Hope for storage developers as the first interregional transmission project approaches approval

Midcontinent Independent System Operator (MISO) Board expects to approve a first interregional Market Efficiency Project (MEP) at its June 2020 meeting. Pennsylvania-New Jersey-Maryland Interconnection (PJM) Board already approved this project last December. This market efficiency project is a first for both MISO and PJM from a joint and common market perspective.

MISO’s Transmission Expansion Plan (MTEP) studied this project and almost recommended it in MTEP 2019. An Interregional MEP (IMEP) can lead to additional transmission projects in the future, fulfilling the vision of FERC Order 1000. With the possibility of energy storage as a transmission asset, it remains to be seen if future IMEP contain energy storage as a solution to an identified need.

MISO’s success with Market Efficiency Project (MEP)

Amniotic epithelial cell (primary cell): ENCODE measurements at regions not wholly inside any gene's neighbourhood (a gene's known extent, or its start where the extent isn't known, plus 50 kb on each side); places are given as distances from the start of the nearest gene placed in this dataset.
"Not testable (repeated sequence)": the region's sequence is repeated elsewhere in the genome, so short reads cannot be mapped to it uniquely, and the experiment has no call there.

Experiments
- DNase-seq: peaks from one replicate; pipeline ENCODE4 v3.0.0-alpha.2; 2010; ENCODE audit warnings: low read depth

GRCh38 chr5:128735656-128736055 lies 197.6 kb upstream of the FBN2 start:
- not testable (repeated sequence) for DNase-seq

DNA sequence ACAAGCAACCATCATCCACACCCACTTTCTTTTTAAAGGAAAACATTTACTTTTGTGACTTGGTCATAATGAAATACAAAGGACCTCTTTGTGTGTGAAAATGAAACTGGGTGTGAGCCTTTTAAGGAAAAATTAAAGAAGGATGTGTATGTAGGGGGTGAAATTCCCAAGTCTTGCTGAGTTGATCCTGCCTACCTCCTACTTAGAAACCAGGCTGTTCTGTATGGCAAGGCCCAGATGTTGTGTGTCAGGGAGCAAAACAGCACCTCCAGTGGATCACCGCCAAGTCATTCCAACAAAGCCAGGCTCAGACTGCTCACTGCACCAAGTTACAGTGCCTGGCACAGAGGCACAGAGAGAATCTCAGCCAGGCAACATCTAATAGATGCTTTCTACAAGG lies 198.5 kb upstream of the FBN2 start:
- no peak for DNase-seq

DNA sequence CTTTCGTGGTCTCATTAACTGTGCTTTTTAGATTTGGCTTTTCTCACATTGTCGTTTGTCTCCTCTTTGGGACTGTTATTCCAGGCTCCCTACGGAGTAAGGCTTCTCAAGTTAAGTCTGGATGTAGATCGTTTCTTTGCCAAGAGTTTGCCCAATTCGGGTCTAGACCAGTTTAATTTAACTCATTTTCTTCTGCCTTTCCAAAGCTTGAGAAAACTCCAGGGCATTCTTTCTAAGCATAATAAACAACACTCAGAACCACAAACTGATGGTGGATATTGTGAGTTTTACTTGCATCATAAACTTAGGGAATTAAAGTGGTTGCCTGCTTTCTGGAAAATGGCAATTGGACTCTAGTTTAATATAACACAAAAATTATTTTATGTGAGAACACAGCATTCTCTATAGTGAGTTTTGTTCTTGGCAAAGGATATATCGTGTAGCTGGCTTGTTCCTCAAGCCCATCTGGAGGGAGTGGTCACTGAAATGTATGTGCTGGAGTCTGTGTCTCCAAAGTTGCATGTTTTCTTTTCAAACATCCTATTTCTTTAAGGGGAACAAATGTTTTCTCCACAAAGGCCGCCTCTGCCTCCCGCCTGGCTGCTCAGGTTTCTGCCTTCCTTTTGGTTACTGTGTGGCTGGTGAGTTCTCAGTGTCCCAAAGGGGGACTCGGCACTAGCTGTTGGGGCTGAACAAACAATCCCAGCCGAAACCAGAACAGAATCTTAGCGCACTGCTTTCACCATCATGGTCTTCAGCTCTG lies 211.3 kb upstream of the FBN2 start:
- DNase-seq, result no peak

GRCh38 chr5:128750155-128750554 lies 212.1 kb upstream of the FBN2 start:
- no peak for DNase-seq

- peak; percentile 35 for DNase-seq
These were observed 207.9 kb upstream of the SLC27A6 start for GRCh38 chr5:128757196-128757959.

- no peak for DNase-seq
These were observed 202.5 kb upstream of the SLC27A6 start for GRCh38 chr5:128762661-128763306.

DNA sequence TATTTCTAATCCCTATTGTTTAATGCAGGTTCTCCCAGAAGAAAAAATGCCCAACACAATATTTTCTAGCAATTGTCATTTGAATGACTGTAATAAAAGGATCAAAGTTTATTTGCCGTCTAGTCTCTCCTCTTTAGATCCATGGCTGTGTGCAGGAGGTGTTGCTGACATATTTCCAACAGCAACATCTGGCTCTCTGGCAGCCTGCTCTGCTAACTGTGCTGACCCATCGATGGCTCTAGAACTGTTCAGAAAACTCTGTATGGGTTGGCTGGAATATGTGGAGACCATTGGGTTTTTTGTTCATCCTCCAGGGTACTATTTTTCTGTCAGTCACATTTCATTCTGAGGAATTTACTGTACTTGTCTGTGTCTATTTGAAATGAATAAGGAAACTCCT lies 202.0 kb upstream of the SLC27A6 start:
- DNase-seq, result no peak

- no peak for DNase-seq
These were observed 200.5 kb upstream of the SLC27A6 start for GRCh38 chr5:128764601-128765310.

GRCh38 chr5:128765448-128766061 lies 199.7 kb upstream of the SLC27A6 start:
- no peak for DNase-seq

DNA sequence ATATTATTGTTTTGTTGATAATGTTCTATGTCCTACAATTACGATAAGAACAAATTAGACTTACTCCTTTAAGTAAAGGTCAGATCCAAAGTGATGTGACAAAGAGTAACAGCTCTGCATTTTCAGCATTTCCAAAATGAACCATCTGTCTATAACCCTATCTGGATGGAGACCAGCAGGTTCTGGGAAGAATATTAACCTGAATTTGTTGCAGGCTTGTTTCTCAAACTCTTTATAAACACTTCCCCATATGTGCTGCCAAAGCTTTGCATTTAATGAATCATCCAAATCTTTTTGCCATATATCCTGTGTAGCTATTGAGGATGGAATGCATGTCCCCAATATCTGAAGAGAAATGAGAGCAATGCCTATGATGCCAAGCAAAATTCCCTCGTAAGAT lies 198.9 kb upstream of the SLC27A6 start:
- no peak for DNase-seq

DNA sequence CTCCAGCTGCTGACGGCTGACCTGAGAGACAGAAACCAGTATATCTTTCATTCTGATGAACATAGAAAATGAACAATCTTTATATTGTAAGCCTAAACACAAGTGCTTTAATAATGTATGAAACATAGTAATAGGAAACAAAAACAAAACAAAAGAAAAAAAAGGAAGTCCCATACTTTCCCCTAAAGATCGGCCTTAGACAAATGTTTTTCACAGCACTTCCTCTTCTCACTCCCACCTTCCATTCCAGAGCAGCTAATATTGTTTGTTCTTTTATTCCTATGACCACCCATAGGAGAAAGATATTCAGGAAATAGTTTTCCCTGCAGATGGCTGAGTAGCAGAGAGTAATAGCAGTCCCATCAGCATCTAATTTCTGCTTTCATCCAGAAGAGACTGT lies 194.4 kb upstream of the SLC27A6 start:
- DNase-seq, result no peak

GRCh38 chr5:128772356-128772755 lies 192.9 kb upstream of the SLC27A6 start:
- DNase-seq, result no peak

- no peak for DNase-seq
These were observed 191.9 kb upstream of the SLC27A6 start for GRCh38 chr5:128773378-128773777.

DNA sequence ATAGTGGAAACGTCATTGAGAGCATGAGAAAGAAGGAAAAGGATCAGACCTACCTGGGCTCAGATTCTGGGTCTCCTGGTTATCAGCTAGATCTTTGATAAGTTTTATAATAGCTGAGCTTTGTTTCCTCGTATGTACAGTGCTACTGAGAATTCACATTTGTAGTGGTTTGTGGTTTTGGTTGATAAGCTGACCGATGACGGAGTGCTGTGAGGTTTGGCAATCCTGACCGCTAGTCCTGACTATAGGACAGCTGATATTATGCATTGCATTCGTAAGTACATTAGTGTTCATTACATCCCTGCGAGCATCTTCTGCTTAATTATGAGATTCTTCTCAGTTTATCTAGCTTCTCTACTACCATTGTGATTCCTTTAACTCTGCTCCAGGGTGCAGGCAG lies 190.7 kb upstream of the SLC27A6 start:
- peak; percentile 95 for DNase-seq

As part of the Regional Transmission Organization (RTO) responsibilities, RTO staff study the need for new transmission projects both from a “top-down” and “bottom-up” perspective. Top-down transmission projects are based on RTO planning engineers 50,000-foot view of the region. On the other hand, bottom-up projects are stitched together from the local planning criteria of the Transmission Owning (TO) member. The big idea here is both top-down, and bottom-up projects cover the spectrum of regional and local transmission needs.